Thursday, February 24, 2011

Moments

Once in awhile there are moments that change your life forever.  One such moment happened for me when I was thirteen years old.  I was in the front passenger seat of my mom’s little white Toyota and we were on the highway headed to my uncle’s house.  A song came on the radio.  “This is that song I was telling you about,” my mom exclaimed, “The one by those cute little boys.”  She may have said more but I was no longer listening.  I was instantly captivated by the pre-pubescent voice squeaking through the car’s crappy sound system.  I didn’t know his name or even what he looked like, but I knew that I loved him.  An immediate and all consuming obsession, the kind I think you’re only capable of having when you’re a thirteen year old girl, had begun.  The song was “Mmmbop” by Hanson.  (Go ahead, laugh if you must.)  I would never be the same.
Another life changing moment happened for me on the morning of July 10, 2009.  I was 25 years old and my husband and I had been trying to conceive for a few months.  So far we’d had no luck and I was losing patience with the whole process, as I tend to do.  When I want something, I want it right at that moment; otherwise I get bored.  That night I was going out to dinner to celebrate my best friend’s birthday and I wanted to drink.  I decided to take a pregnancy test just to be on the safe side, even though my period wasn’t technically late yet.  I was sure that it would come back negative, just like the tests from the past few months, and that I would get the green light to get sloppy that evening.  Instead the display on the digital test said “pregnant.”  An onslaught of emotions washed over me.  I remember feeling surprised because I really didn’t expect the positive result, guilty because I’d had several drinks the weekend before to celebrate our nation’s independence, excited because I’d finally achieved my goal, and a little numb because this was a lot to process all at once.  Things would never be the same.
How do these two moments relate, you ask?  No, Emmalee is not Taylor Hanson’s secret love child.  Though wouldn’t that make the story interesting!  But no.  The two began to mesh sometime after the sixteenth week of pregnancy, when little Emmalee began to be aware of noises outside of the womb.  Over the years my obsession for Hanson waned a bit, but the love has always been there.  When they release a new CD I am all over it and listen to it repetitively for months.  While pregnant with Emmalee, Hanson happened to release a five song EP which was a preview to the new album they would release the following summer.  I listened to these songs with such frequency that they seem to have affected the wiring in Emmalee’s tiny little still-developing brain.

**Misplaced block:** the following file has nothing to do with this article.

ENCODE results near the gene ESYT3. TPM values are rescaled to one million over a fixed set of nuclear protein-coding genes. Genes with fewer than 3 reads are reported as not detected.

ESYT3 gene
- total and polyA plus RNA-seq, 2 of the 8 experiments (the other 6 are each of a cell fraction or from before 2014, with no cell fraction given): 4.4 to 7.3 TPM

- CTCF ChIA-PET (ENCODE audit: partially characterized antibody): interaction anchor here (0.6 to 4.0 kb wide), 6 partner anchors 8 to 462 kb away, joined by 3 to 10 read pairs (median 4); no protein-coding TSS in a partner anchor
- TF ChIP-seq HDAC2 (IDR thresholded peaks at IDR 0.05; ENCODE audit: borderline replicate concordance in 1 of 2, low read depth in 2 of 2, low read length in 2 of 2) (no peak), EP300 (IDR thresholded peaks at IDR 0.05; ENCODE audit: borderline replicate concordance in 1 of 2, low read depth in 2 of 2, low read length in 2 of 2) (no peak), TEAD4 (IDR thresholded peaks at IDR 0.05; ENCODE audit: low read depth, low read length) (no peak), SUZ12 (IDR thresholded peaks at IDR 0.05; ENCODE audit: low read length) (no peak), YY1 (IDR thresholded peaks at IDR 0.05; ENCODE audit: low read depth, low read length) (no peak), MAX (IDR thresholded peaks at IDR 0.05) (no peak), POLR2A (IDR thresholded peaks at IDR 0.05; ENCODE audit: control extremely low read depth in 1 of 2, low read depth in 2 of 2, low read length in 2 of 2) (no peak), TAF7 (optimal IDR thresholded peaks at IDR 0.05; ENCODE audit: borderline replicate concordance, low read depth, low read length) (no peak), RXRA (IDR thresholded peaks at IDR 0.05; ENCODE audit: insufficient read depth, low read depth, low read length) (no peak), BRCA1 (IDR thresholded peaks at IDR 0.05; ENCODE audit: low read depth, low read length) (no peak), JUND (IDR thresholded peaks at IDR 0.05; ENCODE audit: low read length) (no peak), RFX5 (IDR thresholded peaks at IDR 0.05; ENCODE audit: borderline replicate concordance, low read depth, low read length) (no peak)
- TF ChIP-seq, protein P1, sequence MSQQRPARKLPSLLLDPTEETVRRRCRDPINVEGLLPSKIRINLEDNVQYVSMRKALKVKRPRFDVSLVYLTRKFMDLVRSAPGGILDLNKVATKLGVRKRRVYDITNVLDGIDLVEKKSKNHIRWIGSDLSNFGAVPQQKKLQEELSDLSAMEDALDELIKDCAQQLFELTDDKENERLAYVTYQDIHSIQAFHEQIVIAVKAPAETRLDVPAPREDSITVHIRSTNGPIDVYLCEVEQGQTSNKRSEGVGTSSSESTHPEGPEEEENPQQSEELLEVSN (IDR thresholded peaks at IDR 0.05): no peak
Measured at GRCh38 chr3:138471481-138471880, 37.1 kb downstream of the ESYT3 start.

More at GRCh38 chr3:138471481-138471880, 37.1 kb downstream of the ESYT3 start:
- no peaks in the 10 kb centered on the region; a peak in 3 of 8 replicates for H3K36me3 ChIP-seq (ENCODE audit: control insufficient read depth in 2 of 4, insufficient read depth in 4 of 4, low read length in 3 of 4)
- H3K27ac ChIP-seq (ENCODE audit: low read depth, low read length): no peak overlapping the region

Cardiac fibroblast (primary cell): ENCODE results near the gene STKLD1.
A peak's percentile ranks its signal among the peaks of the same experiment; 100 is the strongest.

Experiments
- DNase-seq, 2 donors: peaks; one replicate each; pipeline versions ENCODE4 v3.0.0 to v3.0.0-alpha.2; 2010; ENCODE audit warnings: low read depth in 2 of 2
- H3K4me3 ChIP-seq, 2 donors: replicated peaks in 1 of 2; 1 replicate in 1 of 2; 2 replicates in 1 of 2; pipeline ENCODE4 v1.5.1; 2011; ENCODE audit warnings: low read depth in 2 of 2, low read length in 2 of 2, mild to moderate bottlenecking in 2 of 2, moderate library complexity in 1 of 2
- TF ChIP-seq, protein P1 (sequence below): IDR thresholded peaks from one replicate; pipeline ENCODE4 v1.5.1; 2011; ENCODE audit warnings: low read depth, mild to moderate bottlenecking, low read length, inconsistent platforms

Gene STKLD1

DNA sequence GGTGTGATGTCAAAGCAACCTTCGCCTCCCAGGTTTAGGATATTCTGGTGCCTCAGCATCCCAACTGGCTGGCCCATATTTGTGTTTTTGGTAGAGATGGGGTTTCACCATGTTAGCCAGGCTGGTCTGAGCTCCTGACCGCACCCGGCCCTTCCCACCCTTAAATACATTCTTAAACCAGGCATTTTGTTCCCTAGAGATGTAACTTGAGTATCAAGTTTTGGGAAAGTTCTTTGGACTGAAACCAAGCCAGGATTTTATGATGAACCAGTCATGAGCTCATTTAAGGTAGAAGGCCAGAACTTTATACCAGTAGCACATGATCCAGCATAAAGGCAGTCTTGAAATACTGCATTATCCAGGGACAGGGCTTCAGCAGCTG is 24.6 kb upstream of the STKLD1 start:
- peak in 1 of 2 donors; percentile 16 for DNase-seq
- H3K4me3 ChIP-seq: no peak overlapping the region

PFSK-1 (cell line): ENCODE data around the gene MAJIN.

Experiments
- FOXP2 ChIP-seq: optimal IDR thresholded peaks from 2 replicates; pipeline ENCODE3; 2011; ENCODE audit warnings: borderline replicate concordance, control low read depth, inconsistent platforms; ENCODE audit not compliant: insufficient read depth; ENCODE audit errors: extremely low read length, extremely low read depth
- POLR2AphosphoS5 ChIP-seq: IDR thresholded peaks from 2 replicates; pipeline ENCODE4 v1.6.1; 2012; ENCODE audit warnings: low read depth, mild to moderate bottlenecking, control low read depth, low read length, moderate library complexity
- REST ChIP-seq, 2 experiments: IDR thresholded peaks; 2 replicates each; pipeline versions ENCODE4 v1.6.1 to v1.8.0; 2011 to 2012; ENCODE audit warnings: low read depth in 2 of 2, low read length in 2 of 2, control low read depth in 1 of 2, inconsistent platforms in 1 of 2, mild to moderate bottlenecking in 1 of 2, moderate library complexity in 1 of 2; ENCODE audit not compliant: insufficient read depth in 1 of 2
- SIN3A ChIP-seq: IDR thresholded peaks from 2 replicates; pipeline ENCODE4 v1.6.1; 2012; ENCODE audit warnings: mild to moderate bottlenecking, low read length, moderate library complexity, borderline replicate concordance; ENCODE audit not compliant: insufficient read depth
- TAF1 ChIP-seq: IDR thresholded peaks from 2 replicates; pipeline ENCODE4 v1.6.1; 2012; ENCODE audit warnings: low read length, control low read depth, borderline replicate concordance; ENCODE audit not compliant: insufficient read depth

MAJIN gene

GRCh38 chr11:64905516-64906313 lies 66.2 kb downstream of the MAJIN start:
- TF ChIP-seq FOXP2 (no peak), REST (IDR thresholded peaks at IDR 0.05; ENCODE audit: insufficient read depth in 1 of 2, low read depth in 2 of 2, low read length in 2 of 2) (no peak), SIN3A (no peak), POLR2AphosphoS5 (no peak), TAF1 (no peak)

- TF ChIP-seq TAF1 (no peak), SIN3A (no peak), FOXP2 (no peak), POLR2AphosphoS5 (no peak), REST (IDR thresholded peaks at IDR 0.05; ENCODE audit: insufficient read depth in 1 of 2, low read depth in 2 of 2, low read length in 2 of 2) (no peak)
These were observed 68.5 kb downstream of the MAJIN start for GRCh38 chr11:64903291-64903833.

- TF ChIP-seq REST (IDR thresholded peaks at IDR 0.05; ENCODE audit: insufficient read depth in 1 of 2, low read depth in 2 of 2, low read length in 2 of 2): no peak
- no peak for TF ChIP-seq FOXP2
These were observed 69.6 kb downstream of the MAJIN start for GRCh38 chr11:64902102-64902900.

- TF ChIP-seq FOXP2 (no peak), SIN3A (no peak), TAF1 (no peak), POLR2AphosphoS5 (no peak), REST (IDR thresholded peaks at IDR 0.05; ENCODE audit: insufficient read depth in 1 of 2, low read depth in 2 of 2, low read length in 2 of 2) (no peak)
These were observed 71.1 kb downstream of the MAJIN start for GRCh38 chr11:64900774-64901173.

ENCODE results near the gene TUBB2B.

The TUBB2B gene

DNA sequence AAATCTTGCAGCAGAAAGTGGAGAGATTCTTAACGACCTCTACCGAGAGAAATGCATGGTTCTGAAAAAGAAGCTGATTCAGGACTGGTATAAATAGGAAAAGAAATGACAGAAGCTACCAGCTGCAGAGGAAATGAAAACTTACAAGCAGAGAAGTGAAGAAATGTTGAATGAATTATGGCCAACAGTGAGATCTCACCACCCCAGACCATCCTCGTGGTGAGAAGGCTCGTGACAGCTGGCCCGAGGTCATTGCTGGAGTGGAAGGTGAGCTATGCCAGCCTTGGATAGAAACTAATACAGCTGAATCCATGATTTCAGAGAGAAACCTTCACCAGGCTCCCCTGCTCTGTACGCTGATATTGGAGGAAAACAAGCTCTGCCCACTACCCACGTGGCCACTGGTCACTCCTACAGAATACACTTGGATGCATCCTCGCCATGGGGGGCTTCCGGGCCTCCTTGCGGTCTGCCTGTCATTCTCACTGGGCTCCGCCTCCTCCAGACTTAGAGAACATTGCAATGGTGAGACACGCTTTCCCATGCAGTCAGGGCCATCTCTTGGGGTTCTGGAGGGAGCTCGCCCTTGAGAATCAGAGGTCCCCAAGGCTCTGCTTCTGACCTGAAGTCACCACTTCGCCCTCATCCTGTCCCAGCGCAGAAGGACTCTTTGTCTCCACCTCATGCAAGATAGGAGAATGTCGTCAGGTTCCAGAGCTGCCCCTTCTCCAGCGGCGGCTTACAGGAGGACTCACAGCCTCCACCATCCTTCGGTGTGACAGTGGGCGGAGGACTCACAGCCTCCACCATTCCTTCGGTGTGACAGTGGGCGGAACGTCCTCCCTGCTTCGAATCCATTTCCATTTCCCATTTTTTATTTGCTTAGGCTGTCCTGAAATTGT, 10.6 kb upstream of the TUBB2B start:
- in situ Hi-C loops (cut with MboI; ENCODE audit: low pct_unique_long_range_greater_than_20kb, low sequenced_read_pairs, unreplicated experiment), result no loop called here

I didn’t realize the impact until several months after she was born.  It probably didn’t help anything that we continued to listen to Hanson every time we were in the car.  Still, I was taken by surprise the first time Emmalee stopped crying and appeared to be completely soothed by my favorite song from that previously mentioned EP, a song called “These Walls.”  When she began protesting when the song ended, whining and crying until I started the track over, I thought it was adorable.  When we were in the car with my husband (who is not a Hanson fan) and had to put the song on to calm her, I thought it was hilarious.  Now though, four or five months after this began, her preference for one particular song is a little less endearing.  I try to broaden her Hanson horizons by letting her listen to other songs.  If I tell her that we’re still listening to Hanson she seems to accept it, but if she is tired or cranky forget it, it is “Walls” or wailing. 
The moral of the story, then, is this:  your child will find a way to make you despise even the things you love the most.  I’m kidding, of course.  Luckily my love for Hanson is such a deeply rooted part of who I am I don’t think anything could ever change it, and I do enjoy being able to share this passion of mine with my daughter.  There are moments that change your life forever.  Hopefully, they change it for the better, as I feel mine (mostly) have.  But if you should ever happen to find yourself pregnant, think carefully about the music you listen to and be sure that you can handle listening to said music on repeat for an indeterminate number of months.  It could happen to you.


1 comment:

Amber @ Life Will Never Be The Same said...

I was 15 and shared a similar love for Taylor